In the infamous case of Kelo v. City of New London, the Supreme Court allowed the city of New London, Connecticut to take Susette Kelo’s little pink house (also the name of a very good movie about the case) via eminent domain for the “public use” of furthering economic development in the town’s Fort Trumbull neighborhood. The fight in that case was over the meaning of the words “public use” in the Fifth Amendment’s Takings Clause, and whether the words provide essentially any limit on what a municipality or legislature says is “public use.” In Kelo, one of the major beneficiaries of the Fort Trumbull redevelopment plan was Pfizer, which received tax breaks from the city to build in the neighborhood. Pfizer never actually built anything, and in 2009 it closed its New London facilities. The land is still vacant, with some residents using it for gardening. A community center is now planned for the land.
Kelo created an understandable backlash, as 45 states passed some sort of reforms (some toothless) to their eminent‐domain practices in the wake of the decision. But the first backlash came from the four dissenting justices, led by Sandra Day O’Connor, who wrote that the consequences of the Court’s decision would be dire:
Any property may now be taken for the benefit of another private party, but the fallout from this decision will not be random. The beneficiaries are likely to be those citizens with disproportionate influence and power in the political process, including large corporations and development firms. As for the victims, the government now has license to transfer property from those with fewer resources to those with more.
Fred Eychaner is not exactly someone with few resources, but he still found his land in the crosshairs of Chicago officials who wanted to give it to a politically connected business. His land in the River West neighborhood was two blocks north of the Blommer Chocolate Company. According to the Eychaner’s petition to the Supreme Court, “to secure Blommer’s support for a zoning change, the City of Chicago condemned Eychaner’s property to give it to Blommer.” Stretching the broad holding of Kelo even further, the city “based the taking on a finding that the area was at risk of future blight.”
Eychaner filed suit in federal court arguing, among other things, that the city’s taking of his property is not for a “public use” as the term was understood in 1791, when the states ratified the Fifth Amendment, or during the subsequent century of judicial interpretation. From the 1790s until the early 20th century, state courts took the lead on takings law and for the most part held the narrow view that “public use” meant ownership by, or access to, the public. Still, a minority of state courts during this period took the broad view that it means anything a legislature determines to be useful to the public.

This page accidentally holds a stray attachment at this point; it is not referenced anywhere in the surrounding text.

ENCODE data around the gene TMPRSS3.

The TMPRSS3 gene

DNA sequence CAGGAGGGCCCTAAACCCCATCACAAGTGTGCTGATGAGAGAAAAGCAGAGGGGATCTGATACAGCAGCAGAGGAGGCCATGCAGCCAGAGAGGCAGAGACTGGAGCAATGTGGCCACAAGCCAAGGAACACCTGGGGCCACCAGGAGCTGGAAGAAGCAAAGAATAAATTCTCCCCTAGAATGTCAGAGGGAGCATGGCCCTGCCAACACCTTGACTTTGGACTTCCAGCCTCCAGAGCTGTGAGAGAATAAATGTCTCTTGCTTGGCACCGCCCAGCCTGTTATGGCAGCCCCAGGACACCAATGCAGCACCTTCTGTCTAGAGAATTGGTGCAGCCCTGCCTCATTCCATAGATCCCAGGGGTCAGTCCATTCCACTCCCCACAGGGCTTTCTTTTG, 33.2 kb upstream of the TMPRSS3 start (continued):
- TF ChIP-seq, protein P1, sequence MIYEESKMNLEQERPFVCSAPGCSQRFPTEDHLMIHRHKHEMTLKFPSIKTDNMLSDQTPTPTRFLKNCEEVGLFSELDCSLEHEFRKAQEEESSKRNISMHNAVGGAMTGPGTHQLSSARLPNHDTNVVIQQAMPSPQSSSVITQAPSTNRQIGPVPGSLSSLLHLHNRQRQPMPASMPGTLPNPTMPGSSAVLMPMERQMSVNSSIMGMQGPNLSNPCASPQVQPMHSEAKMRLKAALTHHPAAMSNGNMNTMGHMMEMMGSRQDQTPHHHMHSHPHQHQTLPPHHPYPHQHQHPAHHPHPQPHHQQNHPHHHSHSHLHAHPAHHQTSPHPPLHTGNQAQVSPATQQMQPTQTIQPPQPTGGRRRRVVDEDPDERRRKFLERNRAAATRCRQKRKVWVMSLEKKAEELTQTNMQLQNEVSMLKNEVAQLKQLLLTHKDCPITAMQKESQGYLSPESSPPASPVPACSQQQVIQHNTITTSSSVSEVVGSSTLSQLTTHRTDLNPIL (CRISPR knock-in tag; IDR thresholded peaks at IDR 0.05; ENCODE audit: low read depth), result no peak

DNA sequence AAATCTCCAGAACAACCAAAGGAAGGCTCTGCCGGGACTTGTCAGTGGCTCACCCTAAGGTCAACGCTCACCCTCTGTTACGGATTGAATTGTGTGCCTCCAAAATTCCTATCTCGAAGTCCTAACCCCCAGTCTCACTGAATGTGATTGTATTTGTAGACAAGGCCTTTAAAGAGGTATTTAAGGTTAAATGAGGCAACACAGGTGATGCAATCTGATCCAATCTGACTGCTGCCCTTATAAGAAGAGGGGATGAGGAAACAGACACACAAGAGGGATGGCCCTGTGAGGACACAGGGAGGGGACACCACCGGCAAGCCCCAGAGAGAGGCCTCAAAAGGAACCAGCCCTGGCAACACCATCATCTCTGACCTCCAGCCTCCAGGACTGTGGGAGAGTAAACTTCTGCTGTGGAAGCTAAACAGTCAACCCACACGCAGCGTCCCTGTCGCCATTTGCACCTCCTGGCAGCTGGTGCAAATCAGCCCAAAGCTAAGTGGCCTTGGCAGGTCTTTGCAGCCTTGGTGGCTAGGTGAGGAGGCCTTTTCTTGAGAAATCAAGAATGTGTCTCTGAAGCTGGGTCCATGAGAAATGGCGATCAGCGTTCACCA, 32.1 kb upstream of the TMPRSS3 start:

In the early to mid‐20th century, however, the Court’s takings jurisprudence transformed. In 1954, in Berman v. Parker, Justice William O. Douglas upheld the District of Columbia’s confiscation of non‐blighted property as part of a broader anti‐blight program, declaring that “when the legislature has spoken, the public interest has been declared in terms well nigh conclusive.” Translation: whether something is for a “public use” is to be determined by the legislature, and there are very few legal avenues to challenge the claim that a taking is for the “public use.”
Of course, if a legislature is free to define “public use” without a court’s exacting appraisal of its constitutionality, then, as Justice Clarence Thomas put it in his Kelo dissent, those words become essentially meaningless. This would be contrary to the Court’s longstanding view that all of the Constitution has actionable meaning, and that no words are “hortatory fluff,” as Justice O’Connor put it in her separate Kelo dissent. Berman should have been an outlier, but in 1984, in Hawaii Housing Authority v. Midkiff, the Court doubled down on the basic holding. Then, in Kelo, Justice John Paul Stevens, who later called it the “most unpopular opinion that any member of the Court wrote during” his 34‐year tenure, misread precedent to uphold Berman and Midkiff, adding that A‐to‐B transfers are even permissible for the incredible “public use” of “economic development.”
Cato has filed an amicus brief urging the Supreme Court to take Eychaner’s case and reconsider Kelo. If a legislature’s definition of “public use” is “well nigh conclusive,” then the justification for a taking need not stop at reversing existing blight or promoting economic development, but may, as Chicago argues here, extend to the apparent danger of “future blight.” This is perilous terrain, and the slippery slope is steep. There are a lot of reasons legislatures might want your property, and if they can claim mere potential blight, then no one’s property is safe. Under Kelo, as long as the taking is not pretextual or completely arbitrary, then an eminent‐domain action that is claimed to be for public use is acceptable, even though it’s just an unconstitutional A‐to‐B transfer. This is anathema to both the spirit and words of the Takings Clause, and counsels overturning Kelo before the misguided Berman and Midkiff precedents become even more dangerous.